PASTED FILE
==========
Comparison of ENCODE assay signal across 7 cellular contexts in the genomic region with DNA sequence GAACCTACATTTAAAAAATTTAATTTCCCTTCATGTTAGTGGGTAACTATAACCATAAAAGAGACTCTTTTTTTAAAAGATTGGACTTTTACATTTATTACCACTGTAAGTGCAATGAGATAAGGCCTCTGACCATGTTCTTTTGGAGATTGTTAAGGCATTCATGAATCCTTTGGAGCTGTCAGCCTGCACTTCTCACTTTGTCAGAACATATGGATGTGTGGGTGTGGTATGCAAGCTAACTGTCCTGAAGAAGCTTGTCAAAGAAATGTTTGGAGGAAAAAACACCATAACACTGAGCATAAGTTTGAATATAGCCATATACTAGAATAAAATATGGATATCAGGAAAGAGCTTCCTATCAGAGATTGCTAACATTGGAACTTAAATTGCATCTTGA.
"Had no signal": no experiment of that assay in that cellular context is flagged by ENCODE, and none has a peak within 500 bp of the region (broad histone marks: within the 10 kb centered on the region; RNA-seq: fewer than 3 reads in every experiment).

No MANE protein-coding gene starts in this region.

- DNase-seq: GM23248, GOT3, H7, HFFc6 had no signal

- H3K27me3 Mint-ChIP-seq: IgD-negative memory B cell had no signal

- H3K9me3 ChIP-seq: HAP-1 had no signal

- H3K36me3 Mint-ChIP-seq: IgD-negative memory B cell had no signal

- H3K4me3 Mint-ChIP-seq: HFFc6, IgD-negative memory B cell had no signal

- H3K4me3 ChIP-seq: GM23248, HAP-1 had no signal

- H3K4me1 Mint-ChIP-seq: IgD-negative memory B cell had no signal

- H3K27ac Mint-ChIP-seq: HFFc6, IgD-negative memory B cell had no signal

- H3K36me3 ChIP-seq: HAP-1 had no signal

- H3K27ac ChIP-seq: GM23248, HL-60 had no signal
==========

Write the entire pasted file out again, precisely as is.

Comparison of ENCODE assay signal across 7 cellular contexts in the genomic region with DNA sequence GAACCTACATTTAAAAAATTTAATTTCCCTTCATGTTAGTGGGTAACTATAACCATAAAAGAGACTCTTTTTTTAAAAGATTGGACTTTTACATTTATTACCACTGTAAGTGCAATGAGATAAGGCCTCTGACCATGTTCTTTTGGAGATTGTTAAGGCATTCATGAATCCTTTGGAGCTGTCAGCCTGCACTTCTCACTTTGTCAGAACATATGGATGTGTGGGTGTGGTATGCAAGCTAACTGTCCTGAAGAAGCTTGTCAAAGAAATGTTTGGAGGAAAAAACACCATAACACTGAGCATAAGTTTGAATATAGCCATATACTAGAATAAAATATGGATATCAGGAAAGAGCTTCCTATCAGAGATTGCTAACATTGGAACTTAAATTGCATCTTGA.
"Had no signal": no experiment of that assay in that cellular context is flagged by ENCODE, and none has a peak within 500 bp of the region (broad histone marks: within the 10 kb centered on the region; RNA-seq: fewer than 3 reads in every experiment).

No MANE protein-coding gene starts in this region.

- DNase-seq: GM23248, GOT3, H7, HFFc6 had no signal

- H3K27me3 Mint-ChIP-seq: IgD-negative memory B cell had no signal

- H3K9me3 ChIP-seq: HAP-1 had no signal

- H3K36me3 Mint-ChIP-seq: IgD-negative memory B cell had no signal

- H3K4me3 Mint-ChIP-seq: HFFc6, IgD-negative memory B cell had no signal

- H3K4me3 ChIP-seq: GM23248, HAP-1 had no signal

- H3K4me1 Mint-ChIP-seq: IgD-negative memory B cell had no signal

- H3K27ac Mint-ChIP-seq: HFFc6, IgD-negative memory B cell had no signal

- H3K36me3 ChIP-seq: HAP-1 had no signal

- H3K27ac ChIP-seq: GM23248, HL-60 had no signal